WWF-UK have warned targets to clean up England's rivers are "very unlikely" to be met if the country's waterways continue to be used as "dumping grounds for sewage".
The charity's claims come as the Environment Agency said, "water quality is now better than at any time since the Industrial Revolution," despite only 14% of rivers in England and the Scottish and Welsh borders being close to their natural state.
The regulator predicts that 75% of rivers could be brought to ‘good’ status by 2027, the latest allowable deadline in the EU Water Framework Directive (WFD).
But the charity said the Environment Agency's target reminds elusive if the government do not take necessary action.
Dave Tickner, Chief Adviser, Freshwater at WWF said: “It is very unlikely that the Environmental Agency’s target of 75% can be achieved unless the government takes the actions we are advising.
“We know that fewer than 20% of our rivers are in a good state and that simply has to change. We must stop using our precious waterways as dumping grounds for sewage and farm pollution. And we need to be more efficient in our use of water so that rivers aren’t sucked dry.”
Mr Tickner said with Brexit looming, the government must "fast-track flagship legislation" to protect and restore waterways as well as investing in policing rivers to prevent water companies and the agricultural industry from using them "as open sewers".
Dr Andrew Singer, senior scientist at the Centre for Ecology and Hydrology told ITV News it was "likely" that no river in the UK was low enough in pathogens - that is bacteria or virvus that cause disease - to be safe to swim in.
"No UK river is designated as a bathing water," he said.
"If it was WWTP (Wastewater Treatment Plants) would be regulated as such which would mean they would need to actively remove pathogens in the effluent going into the river.
"No such treatment is present and as such all rivers likely exceed limits on pathogens above bathing water tolerance. It would cost the water industry a lot of investment to get to the point where they could reliably comply."
The Environment Agency said 97.9% of rivers in England met the minimum required ‘sufficient’ standard in 2018 and 67.1% achieving ‘good’ or ‘excellent’ quality for bathing.
Luke Pollard MP, Labour’s Shadow Fishing, Flooding and Water Minister said "more needs to be done" to ensure rivers were clean enough to swim in.
Responding to the WWF warning, Mr Pollard said: “There is a collective blame of the water companies, the government, as well as those land owners polluting our waterways. More needs to be done to make our rivers cleaned enough for swimming and, perhaps more importantly, pollution free for fish, birds, insects and mammals."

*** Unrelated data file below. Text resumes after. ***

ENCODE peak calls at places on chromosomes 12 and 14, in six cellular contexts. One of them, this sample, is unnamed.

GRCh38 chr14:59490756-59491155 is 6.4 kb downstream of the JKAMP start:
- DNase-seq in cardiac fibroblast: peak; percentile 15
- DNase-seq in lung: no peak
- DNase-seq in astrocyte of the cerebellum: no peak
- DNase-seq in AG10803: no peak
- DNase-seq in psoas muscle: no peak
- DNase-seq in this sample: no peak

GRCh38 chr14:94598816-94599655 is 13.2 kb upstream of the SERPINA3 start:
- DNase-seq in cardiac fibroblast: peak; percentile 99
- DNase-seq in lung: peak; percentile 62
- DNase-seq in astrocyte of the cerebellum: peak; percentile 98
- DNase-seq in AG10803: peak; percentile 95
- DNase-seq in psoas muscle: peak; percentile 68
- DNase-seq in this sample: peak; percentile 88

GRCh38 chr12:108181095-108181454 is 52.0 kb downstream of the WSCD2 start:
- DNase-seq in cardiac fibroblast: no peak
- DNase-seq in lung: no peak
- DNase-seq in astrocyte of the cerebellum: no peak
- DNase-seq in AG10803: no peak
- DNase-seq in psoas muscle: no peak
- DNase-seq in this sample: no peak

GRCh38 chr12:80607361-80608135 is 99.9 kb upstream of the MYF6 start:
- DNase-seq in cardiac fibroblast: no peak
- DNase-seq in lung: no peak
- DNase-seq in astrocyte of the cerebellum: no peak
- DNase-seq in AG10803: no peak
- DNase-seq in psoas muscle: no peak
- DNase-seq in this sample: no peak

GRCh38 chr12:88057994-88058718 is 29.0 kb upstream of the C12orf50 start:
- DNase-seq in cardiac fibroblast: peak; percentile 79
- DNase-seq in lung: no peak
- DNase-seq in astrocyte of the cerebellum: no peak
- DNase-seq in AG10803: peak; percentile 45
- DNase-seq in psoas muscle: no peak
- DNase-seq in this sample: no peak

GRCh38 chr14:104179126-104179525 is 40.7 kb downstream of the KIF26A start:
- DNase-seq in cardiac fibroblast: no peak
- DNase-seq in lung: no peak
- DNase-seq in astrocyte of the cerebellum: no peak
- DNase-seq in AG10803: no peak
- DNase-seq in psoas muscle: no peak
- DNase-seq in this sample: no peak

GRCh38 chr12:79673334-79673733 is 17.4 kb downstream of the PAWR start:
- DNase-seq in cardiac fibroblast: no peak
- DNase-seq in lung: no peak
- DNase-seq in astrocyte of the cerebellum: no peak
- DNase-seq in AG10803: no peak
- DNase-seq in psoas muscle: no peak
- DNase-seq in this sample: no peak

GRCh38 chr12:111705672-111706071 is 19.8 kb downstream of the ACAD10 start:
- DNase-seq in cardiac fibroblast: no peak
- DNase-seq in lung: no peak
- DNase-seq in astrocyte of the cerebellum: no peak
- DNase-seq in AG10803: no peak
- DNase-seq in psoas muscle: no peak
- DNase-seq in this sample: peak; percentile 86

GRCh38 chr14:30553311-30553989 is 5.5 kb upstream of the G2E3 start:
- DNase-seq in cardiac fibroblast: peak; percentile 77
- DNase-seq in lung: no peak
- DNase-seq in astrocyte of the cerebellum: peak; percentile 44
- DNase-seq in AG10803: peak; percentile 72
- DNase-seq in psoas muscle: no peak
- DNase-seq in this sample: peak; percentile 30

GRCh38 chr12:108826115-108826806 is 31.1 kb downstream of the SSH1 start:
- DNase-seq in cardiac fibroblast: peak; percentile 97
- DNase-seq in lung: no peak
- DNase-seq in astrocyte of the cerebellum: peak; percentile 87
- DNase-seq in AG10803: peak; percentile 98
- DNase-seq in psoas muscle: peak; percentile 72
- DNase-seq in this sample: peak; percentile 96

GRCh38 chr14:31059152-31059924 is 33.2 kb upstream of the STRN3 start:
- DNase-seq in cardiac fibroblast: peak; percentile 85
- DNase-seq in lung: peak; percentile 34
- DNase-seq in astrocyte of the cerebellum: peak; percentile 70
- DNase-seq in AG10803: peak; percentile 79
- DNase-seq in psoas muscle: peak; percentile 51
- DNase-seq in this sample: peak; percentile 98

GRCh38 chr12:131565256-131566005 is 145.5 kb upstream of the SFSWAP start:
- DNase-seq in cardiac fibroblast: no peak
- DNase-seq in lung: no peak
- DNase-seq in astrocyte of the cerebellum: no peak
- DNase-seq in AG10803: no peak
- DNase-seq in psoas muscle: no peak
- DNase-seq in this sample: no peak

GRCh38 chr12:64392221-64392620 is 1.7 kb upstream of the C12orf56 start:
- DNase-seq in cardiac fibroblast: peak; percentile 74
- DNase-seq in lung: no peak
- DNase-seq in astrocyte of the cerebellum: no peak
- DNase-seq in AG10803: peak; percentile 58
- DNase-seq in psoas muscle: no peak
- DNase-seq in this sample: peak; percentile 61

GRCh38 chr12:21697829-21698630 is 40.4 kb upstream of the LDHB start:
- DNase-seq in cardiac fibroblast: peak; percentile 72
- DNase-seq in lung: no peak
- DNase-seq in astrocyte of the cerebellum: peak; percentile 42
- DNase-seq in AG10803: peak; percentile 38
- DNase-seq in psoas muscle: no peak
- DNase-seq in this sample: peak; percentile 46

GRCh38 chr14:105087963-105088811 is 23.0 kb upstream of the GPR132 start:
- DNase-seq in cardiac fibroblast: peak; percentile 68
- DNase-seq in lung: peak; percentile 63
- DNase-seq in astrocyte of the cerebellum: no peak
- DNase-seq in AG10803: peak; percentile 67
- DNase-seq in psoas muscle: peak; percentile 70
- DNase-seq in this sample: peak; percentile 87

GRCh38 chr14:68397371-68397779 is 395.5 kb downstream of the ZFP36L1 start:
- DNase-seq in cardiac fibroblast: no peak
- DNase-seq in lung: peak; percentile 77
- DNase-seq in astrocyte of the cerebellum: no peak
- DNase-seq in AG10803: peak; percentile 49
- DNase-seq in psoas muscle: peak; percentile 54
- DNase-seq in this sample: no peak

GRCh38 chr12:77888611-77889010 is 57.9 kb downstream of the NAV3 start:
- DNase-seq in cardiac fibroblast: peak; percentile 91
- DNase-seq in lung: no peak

WWF is calling for ambitious measures in the upcoming Environment Bill, including nature recovery networks, which will help halt the declines in wildlife. The charity also wants to see an independent watchdog to hold the government to account on the state of the environment.
According to a 2017 report by WWF, much of the pollution in England's waterways is caused by outdated treatment facilities.
The Environment Agency permits water companies to spill untreated sewage into rivers during extreme rainfall, but they are discharging even when there is light rain due, the charity says, to "insufficient capacity in the system".
At the time, chair Emma Howard Boyd states that: "there is no getting away from the fact that performance in 2018 was simply unacceptable."
In a statement in response to WWF's claims on Thursday, the agency said: “Water quality is now better than at any time since the Industrial Revolution, largely due to the work of the Environment Agency and the £25 billion of investment that we have required water companies to make.
“To sustain this improvement, we are taking robust enforcement action against those who pollute our waters and in the last four years we have prosecuted water companies 40 times with fines totalling £33 million.
“But we are not complacent. Climate change and population growth are adding to the pressures on water and this is a big challenge for all of us – landowners, regulators, businesses, government and society as a whole.”